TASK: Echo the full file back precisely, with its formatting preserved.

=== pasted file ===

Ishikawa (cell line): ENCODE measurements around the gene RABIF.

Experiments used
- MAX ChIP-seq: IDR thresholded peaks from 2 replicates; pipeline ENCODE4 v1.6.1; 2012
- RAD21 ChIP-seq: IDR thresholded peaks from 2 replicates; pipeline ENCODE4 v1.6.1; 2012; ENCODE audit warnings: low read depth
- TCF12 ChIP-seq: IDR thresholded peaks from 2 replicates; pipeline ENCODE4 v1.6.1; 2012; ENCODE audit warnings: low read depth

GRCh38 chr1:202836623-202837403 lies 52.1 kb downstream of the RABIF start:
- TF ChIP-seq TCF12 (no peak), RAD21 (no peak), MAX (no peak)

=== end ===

Ishikawa (cell line): ENCODE measurements around the gene RABIF.

Experiments used
- MAX ChIP-seq: IDR thresholded peaks from 2 replicates; pipeline ENCODE4 v1.6.1; 2012
- RAD21 ChIP-seq: IDR thresholded peaks from 2 replicates; pipeline ENCODE4 v1.6.1; 2012; ENCODE audit warnings: low read depth
- TCF12 ChIP-seq: IDR thresholded peaks from 2 replicates; pipeline ENCODE4 v1.6.1; 2012; ENCODE audit warnings: low read depth

GRCh38 chr1:202836623-202837403 lies 52.1 kb downstream of the RABIF start:
- TF ChIP-seq TCF12 (no peak), RAD21 (no peak), MAX (no peak)